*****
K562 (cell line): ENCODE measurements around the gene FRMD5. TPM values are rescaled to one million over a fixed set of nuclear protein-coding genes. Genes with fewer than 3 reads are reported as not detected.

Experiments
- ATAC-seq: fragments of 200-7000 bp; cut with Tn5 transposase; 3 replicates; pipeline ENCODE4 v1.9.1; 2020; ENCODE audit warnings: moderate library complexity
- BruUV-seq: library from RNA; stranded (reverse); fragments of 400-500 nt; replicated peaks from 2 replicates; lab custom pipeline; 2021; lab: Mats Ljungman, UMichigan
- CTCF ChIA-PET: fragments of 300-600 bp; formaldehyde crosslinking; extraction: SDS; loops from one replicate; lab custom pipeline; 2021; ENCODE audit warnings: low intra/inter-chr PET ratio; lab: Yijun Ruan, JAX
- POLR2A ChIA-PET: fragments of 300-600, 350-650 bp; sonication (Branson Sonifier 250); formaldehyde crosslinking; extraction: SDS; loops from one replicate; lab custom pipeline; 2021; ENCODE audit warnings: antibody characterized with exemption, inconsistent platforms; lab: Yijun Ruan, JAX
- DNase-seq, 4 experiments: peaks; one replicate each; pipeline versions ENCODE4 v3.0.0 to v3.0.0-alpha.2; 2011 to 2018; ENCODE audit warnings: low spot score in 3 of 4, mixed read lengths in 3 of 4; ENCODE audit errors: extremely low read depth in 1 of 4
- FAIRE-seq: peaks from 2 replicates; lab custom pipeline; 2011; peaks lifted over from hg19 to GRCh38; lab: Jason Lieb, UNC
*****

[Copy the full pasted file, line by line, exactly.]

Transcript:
K562 (cell line): ENCODE measurements around the gene FRMD5. TPM values are rescaled to one million over a fixed set of nuclear protein-coding genes. Genes with fewer than 3 reads are reported as not detected.

Experiments
- ATAC-seq: fragments of 200-7000 bp; cut with Tn5 transposase; 3 replicates; pipeline ENCODE4 v1.9.1; 2020; ENCODE audit warnings: moderate library complexity
- BruUV-seq: library from RNA; stranded (reverse); fragments of 400-500 nt; replicated peaks from 2 replicates; lab custom pipeline; 2021; lab: Mats Ljungman, UMichigan
- CTCF ChIA-PET: fragments of 300-600 bp; formaldehyde crosslinking; extraction: SDS; loops from one replicate; lab custom pipeline; 2021; ENCODE audit warnings: low intra/inter-chr PET ratio; lab: Yijun Ruan, JAX
- POLR2A ChIA-PET: fragments of 300-600, 350-650 bp; sonication (Branson Sonifier 250); formaldehyde crosslinking; extraction: SDS; loops from one replicate; lab custom pipeline; 2021; ENCODE audit warnings: antibody characterized with exemption, inconsistent platforms; lab: Yijun Ruan, JAX
- DNase-seq, 4 experiments: peaks; one replicate each; pipeline versions ENCODE4 v3.0.0 to v3.0.0-alpha.2; 2011 to 2018; ENCODE audit warnings: low spot score in 3 of 4, mixed read lengths in 3 of 4; ENCODE audit errors: extremely low read depth in 1 of 4
- FAIRE-seq: peaks from 2 replicates; lab custom pipeline; 2011; peaks lifted over from hg19 to GRCh38; lab: Jason Lieb, UNC